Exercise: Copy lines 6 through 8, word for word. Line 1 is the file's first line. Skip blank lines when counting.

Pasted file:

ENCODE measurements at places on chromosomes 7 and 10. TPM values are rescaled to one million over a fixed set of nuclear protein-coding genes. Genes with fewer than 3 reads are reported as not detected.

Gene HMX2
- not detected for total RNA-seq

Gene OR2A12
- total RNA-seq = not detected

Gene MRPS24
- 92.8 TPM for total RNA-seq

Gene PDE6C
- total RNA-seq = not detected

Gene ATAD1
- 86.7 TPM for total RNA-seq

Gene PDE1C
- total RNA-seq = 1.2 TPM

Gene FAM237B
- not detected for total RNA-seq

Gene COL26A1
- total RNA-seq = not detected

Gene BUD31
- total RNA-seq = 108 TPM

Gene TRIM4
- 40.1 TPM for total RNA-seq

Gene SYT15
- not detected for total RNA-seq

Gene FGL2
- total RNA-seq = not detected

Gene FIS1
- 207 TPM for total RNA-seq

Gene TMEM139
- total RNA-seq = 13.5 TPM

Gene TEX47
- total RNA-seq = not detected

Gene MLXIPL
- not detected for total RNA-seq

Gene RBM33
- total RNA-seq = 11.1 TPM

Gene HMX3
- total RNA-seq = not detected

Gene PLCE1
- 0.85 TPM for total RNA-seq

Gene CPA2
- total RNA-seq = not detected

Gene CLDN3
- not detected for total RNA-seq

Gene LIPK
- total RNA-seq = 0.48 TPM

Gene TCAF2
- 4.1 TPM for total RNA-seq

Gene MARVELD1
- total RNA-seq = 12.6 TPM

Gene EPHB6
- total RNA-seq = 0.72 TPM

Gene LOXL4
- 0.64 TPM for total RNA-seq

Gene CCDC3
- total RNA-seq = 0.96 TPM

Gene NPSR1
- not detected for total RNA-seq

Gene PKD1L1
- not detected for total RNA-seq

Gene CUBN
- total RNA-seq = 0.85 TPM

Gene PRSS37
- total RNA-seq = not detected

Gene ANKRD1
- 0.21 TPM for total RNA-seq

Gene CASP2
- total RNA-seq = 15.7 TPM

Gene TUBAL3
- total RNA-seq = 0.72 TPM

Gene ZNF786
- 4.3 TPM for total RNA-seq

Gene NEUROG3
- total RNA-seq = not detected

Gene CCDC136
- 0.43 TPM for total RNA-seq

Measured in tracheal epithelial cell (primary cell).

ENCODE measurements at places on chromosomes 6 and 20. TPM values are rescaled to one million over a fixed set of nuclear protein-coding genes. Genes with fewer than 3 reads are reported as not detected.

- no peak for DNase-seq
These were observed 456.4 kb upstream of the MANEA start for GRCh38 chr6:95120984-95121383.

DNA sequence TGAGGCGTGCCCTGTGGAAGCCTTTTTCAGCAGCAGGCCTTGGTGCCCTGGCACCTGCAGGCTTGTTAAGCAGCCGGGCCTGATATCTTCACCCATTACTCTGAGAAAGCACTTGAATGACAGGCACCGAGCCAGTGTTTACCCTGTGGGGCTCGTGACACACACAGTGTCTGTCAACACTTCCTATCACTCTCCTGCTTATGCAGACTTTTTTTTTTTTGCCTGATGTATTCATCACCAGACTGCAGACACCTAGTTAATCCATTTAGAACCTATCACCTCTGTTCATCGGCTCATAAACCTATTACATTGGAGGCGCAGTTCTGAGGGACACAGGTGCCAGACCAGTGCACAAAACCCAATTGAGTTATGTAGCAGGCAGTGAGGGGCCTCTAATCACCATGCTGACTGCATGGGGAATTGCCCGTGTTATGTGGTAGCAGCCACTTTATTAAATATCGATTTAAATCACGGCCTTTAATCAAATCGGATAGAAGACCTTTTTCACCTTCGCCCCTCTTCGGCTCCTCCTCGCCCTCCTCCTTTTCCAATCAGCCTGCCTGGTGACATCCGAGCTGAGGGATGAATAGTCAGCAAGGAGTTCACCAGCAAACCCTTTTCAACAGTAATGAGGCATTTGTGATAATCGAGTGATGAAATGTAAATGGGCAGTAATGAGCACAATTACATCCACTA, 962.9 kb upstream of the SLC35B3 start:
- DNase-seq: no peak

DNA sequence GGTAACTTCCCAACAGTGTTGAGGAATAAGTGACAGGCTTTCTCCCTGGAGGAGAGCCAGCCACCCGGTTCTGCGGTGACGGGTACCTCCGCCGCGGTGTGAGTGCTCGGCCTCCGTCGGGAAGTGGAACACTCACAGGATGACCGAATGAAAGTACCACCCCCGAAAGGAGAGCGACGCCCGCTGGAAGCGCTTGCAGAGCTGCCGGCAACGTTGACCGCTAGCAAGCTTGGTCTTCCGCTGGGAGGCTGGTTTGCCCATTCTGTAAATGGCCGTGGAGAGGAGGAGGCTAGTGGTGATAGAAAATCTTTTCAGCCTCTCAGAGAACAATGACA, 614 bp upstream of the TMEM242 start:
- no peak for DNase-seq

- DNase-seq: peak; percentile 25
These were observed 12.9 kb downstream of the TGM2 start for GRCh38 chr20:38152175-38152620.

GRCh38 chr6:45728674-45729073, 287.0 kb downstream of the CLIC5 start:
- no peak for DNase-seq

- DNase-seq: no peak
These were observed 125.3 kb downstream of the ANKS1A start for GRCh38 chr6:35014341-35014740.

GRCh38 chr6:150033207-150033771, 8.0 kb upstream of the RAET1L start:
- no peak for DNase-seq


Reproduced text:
Gene MRPS24
- 92.8 TPM for total RNA-seq

Gene PDE6C